Princeton research shows the power of connection in infant/caregiver interactions
New research from Princeton University has shown that when caregivers and infants interact, they are quite literally “on the same wavelength”, experiencing similar brain activity in the same brain regions.
In the first study of how infant and adult brains interact during natural play, researchers found “measurable similarities” in their neural activity. In other words, baby and adult brain activity rose and fell together as they shared toys and eye contact.
Associate research scholar Elise Piazza said that while previous research has shown that adults’ brains sync up when they watch movies and listen to stories, little is known about how this ‘neural synchrony’ develops in the first years of life.
The researchers began their work from a belief that neural synchrony has important implications for social development and language learning. Studying real life, face-to-face communication between infants and adults, however, proved challenging. Researchers needed to create a child-friendly method of recording brain activity simultaneously from baby and adult brains.
With funding from the Eric and Wendy Schmidt Transformative Technology Grant, the researchers developed a new dual-brain neuroimaging system that uses functional near-infrared spectroscopy (fNIRS), which is highly safe and records oxygenation in the blood as a proxy for neural activity. The setup allowed the researchers to record the neural coordination between babies and an adult while they played with toys, sang songs and read a book.
Using the same adult to interact with all 42 infants and toddlers in the study, researchers ended up with a final pool of 18 infants and toddlers, with 21 excluded for “excessive squirming” and a further three who refused to wear the cap.
The experiment had two portions. In one, the adult experimenter spent five minutes interacting directly with a child — playing with toys, singing nursery rhymes or reading Goodnight Moon — while the child sat on their parent’s lap. In the other, the experimenter turned to the side and told a story to another adult while the child played quietly with their parent.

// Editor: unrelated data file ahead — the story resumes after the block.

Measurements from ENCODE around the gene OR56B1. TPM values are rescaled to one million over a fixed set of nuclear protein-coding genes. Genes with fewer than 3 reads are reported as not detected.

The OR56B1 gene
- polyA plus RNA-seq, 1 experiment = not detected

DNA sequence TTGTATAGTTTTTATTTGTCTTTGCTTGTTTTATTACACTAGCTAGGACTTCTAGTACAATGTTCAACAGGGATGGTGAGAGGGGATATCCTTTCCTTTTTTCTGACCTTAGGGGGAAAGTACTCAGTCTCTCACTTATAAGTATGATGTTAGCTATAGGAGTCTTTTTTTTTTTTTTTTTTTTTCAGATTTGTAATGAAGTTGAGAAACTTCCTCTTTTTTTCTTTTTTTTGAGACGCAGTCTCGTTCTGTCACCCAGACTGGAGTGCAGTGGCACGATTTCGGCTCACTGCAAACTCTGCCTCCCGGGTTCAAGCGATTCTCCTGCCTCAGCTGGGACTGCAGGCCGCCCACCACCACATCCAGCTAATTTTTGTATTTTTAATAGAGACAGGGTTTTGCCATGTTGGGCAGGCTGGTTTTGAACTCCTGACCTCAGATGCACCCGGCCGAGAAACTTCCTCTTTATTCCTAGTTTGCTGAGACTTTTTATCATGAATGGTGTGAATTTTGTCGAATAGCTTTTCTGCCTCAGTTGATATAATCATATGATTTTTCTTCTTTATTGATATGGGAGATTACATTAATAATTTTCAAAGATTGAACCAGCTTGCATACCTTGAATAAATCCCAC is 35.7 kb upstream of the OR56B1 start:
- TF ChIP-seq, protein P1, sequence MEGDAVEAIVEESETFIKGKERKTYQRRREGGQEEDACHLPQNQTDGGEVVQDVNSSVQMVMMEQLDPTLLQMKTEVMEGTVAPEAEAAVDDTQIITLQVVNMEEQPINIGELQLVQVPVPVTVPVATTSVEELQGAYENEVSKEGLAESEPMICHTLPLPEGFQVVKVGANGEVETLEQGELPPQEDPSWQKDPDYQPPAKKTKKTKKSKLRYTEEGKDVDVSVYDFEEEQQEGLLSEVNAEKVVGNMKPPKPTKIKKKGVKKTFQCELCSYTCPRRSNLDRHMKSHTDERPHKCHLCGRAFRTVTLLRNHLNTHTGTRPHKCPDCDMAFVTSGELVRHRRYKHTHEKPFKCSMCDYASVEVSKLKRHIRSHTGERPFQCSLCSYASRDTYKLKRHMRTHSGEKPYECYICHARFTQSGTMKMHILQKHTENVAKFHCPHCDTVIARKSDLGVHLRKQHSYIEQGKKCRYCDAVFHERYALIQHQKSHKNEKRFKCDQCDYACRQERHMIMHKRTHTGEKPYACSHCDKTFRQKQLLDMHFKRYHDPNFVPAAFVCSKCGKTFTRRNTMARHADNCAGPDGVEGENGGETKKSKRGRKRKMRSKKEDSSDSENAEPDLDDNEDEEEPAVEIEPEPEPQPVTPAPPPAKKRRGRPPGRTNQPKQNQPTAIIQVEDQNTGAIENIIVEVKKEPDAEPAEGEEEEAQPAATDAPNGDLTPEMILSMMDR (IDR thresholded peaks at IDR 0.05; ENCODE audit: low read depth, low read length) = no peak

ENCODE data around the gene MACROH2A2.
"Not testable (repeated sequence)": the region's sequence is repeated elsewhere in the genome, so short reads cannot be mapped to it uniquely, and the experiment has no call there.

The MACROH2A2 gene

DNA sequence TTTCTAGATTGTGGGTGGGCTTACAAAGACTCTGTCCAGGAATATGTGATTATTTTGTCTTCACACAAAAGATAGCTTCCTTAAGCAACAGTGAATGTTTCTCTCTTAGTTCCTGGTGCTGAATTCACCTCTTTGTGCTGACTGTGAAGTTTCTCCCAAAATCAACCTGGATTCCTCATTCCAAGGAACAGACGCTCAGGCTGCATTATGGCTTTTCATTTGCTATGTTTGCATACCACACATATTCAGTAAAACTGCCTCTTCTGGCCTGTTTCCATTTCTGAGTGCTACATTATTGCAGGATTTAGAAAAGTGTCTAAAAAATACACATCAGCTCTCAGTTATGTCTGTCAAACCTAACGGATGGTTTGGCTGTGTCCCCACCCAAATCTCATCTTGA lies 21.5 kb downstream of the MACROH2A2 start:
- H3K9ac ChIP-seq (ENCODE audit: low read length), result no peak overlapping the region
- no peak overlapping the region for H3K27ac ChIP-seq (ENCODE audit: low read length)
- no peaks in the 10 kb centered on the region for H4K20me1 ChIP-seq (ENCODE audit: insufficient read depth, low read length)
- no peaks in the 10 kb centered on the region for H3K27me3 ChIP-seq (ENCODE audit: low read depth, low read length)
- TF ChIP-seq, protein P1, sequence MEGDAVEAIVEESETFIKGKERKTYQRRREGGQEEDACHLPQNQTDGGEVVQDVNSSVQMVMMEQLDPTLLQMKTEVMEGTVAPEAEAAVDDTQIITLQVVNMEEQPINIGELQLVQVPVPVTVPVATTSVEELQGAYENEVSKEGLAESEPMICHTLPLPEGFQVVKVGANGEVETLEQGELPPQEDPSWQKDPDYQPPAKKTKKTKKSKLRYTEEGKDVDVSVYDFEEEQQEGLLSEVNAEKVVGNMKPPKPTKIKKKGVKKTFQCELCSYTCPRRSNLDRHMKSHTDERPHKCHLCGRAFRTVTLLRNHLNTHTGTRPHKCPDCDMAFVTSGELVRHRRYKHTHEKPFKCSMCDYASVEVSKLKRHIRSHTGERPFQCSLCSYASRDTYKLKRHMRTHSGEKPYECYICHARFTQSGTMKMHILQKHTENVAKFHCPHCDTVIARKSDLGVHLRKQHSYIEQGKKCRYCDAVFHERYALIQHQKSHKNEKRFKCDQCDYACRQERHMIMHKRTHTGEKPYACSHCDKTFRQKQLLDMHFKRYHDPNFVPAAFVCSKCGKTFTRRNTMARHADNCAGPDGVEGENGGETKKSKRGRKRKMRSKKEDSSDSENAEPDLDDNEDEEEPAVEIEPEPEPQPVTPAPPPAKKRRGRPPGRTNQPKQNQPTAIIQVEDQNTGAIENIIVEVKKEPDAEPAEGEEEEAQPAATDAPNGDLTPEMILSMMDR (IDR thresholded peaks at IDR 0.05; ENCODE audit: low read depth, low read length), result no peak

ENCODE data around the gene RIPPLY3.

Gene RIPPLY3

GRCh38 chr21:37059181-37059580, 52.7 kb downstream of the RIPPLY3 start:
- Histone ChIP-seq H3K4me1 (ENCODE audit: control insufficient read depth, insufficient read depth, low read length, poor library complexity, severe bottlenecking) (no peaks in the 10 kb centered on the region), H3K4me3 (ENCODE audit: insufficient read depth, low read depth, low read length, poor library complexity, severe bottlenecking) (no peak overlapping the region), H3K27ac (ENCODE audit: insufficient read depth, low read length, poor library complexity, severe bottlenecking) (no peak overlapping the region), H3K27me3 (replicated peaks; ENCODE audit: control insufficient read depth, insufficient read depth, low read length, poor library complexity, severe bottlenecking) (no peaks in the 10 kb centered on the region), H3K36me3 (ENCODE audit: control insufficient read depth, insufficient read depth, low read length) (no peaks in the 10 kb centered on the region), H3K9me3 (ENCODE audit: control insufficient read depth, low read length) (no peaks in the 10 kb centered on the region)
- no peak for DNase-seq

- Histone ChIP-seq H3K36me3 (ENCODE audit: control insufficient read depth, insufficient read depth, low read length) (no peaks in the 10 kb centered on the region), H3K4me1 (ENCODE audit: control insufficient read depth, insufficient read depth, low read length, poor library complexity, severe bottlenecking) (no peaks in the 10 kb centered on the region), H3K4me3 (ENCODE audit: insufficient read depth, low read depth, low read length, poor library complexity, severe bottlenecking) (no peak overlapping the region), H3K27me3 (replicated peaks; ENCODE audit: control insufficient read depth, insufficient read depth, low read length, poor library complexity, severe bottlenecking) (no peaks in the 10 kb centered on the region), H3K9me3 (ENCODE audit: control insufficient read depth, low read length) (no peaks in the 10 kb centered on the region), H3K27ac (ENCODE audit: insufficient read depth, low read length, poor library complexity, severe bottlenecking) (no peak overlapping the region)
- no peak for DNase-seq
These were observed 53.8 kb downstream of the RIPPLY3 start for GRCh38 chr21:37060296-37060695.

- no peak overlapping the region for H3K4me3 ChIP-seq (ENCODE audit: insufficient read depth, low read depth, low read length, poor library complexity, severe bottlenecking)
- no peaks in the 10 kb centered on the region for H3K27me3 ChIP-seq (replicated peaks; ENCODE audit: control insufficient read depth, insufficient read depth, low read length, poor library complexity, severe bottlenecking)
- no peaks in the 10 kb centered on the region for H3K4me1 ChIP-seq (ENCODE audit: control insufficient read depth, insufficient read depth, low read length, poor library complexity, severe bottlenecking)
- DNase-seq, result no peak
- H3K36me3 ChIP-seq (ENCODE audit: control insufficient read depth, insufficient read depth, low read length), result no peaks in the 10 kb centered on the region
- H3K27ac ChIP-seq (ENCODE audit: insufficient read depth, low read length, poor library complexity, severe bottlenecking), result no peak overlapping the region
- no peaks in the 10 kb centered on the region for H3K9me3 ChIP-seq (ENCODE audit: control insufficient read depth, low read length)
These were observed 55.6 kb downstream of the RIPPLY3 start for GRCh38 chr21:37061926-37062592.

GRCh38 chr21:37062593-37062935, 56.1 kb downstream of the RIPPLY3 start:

The caps collected data from 57 channels of the brain known to be involved in prediction, language processing and understanding other people’s perspectives.
When the data was examined, researchers found that during the face-to-face sessions, the babies’ brains were synchronized with the adult’s brain in several areas known to be involved in high-level understanding of the world — perhaps helping the children decode the overall meaning of a story or analyze the motives of the adult reading to them.
When the adult and infant were turned away from each other and engaging with other people, the coupling between them disappeared.
While much of the data confirmed the researchers expectations, there were some surprises. For example, researchers found that the infant brain was often ‘leading’ the adult brain by a few seconds, suggesting that babies do not just passively receive input but may guide adults toward the next thing they’re going to focus on.
“While communicating, the adult and child seem to form a feedback loop,” Ms Piazza added. “That is, the adult’s brain seemed to predict when the infants would smile, the infants’ brains anticipated when the adult would use more ‘baby talk,’ and both brains tracked joint eye contact and joint attention to toys. So, when a baby and an adult play together, their brains influence each other in dynamic ways.”
This two-brain approach to neuroscience could open doors to understanding how coupling with caregivers breaks down in atypical development — such as in children diagnosed with autism — as well as how educators can optimize their teaching approaches to accommodate children’s diverse brains.
The researchers are continuing to investigate how this neural coupling relates to preschoolers’ early language learning. The study, Infant and adult brains are coupled to the dynamics of natural communication may be accessed here.
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